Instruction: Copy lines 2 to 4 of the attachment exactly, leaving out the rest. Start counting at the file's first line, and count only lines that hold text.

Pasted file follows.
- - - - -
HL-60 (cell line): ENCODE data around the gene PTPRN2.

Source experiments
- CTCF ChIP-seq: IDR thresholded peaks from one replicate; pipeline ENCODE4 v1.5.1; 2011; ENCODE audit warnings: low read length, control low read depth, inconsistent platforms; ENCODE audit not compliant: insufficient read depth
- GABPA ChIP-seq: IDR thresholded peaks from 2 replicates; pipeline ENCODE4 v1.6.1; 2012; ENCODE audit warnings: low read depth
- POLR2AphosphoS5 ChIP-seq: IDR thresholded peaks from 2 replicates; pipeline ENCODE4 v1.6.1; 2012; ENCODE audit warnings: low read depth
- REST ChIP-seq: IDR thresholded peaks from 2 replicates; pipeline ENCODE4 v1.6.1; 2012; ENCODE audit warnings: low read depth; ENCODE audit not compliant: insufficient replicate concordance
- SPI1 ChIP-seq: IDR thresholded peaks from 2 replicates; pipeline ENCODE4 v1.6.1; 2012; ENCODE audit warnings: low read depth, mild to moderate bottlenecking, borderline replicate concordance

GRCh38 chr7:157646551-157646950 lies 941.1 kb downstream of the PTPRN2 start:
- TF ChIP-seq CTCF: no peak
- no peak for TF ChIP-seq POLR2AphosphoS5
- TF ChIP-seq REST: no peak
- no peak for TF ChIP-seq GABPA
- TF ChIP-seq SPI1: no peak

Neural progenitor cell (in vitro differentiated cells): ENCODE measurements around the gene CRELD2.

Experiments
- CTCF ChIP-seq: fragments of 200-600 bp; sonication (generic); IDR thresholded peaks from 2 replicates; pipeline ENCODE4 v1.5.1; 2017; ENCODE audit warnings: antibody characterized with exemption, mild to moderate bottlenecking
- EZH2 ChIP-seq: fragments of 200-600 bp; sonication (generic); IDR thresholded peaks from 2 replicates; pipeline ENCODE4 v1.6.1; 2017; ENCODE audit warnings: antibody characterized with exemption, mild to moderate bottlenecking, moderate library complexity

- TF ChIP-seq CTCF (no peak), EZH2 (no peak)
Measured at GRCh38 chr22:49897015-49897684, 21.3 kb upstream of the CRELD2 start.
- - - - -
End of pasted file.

Source experiments
- CTCF ChIP-seq: IDR thresholded peaks from one replicate; pipeline ENCODE4 v1.5.1; 2011; ENCODE audit warnings: low read length, control low read depth, inconsistent platforms; ENCODE audit not compliant: insufficient read depth
- GABPA ChIP-seq: IDR thresholded peaks from 2 replicates; pipeline ENCODE4 v1.6.1; 2012; ENCODE audit warnings: low read depth